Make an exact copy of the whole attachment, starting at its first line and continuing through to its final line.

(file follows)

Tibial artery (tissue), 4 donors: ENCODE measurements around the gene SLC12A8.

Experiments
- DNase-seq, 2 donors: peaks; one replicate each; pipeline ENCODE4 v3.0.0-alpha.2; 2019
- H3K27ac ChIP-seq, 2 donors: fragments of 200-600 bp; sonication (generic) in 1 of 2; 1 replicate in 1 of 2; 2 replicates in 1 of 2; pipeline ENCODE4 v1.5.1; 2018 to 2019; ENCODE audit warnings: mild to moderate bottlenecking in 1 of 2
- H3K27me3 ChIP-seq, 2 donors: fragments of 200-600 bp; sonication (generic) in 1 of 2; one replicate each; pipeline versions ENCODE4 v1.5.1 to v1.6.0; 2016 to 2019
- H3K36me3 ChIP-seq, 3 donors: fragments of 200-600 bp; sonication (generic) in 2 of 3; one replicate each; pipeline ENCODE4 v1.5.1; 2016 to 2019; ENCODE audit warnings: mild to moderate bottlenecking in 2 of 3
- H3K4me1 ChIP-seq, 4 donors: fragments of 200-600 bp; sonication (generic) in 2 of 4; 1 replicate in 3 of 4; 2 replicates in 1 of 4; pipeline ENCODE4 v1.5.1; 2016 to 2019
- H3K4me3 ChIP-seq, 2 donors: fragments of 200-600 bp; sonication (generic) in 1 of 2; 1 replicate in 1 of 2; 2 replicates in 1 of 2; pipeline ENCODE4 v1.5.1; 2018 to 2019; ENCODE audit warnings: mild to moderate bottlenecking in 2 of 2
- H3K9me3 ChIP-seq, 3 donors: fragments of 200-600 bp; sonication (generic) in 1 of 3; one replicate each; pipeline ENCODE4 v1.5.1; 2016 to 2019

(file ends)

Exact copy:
Tibial artery (tissue), 4 donors: ENCODE measurements around the gene SLC12A8.

Experiments
- DNase-seq, 2 donors: peaks; one replicate each; pipeline ENCODE4 v3.0.0-alpha.2; 2019
- H3K27ac ChIP-seq, 2 donors: fragments of 200-600 bp; sonication (generic) in 1 of 2; 1 replicate in 1 of 2; 2 replicates in 1 of 2; pipeline ENCODE4 v1.5.1; 2018 to 2019; ENCODE audit warnings: mild to moderate bottlenecking in 1 of 2
- H3K27me3 ChIP-seq, 2 donors: fragments of 200-600 bp; sonication (generic) in 1 of 2; one replicate each; pipeline versions ENCODE4 v1.5.1 to v1.6.0; 2016 to 2019
- H3K36me3 ChIP-seq, 3 donors: fragments of 200-600 bp; sonication (generic) in 2 of 3; one replicate each; pipeline ENCODE4 v1.5.1; 2016 to 2019; ENCODE audit warnings: mild to moderate bottlenecking in 2 of 3
- H3K4me1 ChIP-seq, 4 donors: fragments of 200-600 bp; sonication (generic) in 2 of 4; 1 replicate in 3 of 4; 2 replicates in 1 of 4; pipeline ENCODE4 v1.5.1; 2016 to 2019
- H3K4me3 ChIP-seq, 2 donors: fragments of 200-600 bp; sonication (generic) in 1 of 2; 1 replicate in 1 of 2; 2 replicates in 1 of 2; pipeline ENCODE4 v1.5.1; 2018 to 2019; ENCODE audit warnings: mild to moderate bottlenecking in 2 of 2
- H3K9me3 ChIP-seq, 3 donors: fragments of 200-600 bp; sonication (generic) in 1 of 3; one replicate each; pipeline ENCODE4 v1.5.1; 2016 to 2019